Fully knowing the risk of sounding amateur: Shakespeare is hard.
I have been known to be too hard on myself, but I know I am not alone in this notion. I have been hearing similar lamentations around the rehearsal hall regarding the difficulties in mounting King Lear. Pardon me, let me rephrase. Rehearsal has been hard.
It's just that King Lear exists in a setting and under such circumstances that are utterly epic, but we cannot aim for epic. I cannot instantly have an epic portrayal of Cordelia, and I can't try to reach those heights everyday. She must be pieced together bit by bit, and epic is never the goal. The goal is to portray her truth, do it honestly and to the best of my ability. So why is that so difficult? For one, it is easy to get intimidated by the smart and talented people in the room. A little thought leaks in that suddenly everyone will realize I am an impostor. "Get her out of here! She can't act!" And I'll be chased down Heinz Avenue with pitchforks. I have to remind myself that I am there for a reason; I was cast for some reason.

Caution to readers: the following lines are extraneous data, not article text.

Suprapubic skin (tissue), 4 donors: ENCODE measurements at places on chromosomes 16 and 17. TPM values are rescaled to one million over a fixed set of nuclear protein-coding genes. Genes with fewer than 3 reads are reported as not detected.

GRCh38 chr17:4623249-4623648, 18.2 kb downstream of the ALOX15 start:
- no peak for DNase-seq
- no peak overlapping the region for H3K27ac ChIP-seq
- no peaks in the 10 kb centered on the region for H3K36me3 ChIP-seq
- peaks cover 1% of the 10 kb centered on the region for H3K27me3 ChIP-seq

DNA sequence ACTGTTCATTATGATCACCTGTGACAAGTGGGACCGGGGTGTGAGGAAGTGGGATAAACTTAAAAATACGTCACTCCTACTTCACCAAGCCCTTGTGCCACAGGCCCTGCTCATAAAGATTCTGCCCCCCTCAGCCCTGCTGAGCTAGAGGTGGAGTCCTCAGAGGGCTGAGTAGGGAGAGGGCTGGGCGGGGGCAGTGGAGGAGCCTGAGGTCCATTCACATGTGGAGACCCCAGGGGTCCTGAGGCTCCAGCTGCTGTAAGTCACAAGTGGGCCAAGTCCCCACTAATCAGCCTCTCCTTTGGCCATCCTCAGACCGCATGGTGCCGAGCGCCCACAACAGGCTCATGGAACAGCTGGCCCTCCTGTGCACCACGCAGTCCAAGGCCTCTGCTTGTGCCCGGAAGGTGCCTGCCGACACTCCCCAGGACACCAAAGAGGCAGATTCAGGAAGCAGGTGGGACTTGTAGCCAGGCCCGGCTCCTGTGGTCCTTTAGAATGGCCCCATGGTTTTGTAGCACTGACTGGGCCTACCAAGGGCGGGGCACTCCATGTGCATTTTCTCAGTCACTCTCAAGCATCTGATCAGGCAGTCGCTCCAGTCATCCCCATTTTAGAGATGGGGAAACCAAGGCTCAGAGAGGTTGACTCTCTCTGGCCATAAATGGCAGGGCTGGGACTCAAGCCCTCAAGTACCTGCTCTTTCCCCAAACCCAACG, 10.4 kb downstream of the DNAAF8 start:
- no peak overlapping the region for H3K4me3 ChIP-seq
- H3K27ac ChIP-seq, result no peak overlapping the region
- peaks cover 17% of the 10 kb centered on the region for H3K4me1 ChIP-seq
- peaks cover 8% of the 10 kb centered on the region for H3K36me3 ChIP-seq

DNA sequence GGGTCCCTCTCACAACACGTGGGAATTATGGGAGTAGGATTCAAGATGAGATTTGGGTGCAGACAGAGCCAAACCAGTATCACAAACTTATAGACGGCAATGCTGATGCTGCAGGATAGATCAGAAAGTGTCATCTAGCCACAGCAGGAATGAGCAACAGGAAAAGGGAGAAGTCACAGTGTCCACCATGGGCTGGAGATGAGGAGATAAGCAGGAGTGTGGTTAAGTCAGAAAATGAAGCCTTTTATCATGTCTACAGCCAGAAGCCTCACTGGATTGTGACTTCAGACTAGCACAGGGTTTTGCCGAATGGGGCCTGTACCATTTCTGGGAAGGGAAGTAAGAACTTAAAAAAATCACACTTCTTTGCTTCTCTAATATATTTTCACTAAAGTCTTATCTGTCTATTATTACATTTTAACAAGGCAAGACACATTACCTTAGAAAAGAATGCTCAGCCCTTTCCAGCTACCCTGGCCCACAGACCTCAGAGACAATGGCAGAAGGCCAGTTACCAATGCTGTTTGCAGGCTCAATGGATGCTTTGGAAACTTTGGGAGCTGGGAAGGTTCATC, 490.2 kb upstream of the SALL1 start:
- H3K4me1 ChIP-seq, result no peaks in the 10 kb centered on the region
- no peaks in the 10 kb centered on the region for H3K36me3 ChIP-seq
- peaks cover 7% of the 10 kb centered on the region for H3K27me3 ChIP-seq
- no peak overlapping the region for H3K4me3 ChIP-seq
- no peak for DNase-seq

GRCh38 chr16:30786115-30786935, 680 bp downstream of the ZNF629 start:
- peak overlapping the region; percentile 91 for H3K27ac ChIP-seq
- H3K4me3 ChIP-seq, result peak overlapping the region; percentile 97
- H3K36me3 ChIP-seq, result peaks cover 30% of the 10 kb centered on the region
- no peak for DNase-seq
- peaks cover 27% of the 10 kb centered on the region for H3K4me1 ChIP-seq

For two, I end up wrestling with a lot of personal demons. Why? Because I'm obnoxiously complicated (I'd say "like anyone," but I don't mean to offend, don't mean to offend). But it's true. During this rehearsal process, more than others I've had in the recent past, that little self-negating voice in my head has been so darn LOUD! And as an actor, this will get you nowhere. You must be open and free. You must clear the censor OUT and let the play IN. It's easy, really. As Mr. Demunn, who is playing my father Lear, says, "Just watch a child playing, and you'll get it." Now, I get that in theory. But I told Jeffrey maybe I'll understand that someday, as in, the further I move away from childhood. How backwards is that?
But, you know, everything's going to be fine. I saw my grandma today, and while it never hurts to get a pep talk from your biggest fan, she also told me to just breathe. I love my grandma. And she's right. Just breathe, and do what you do.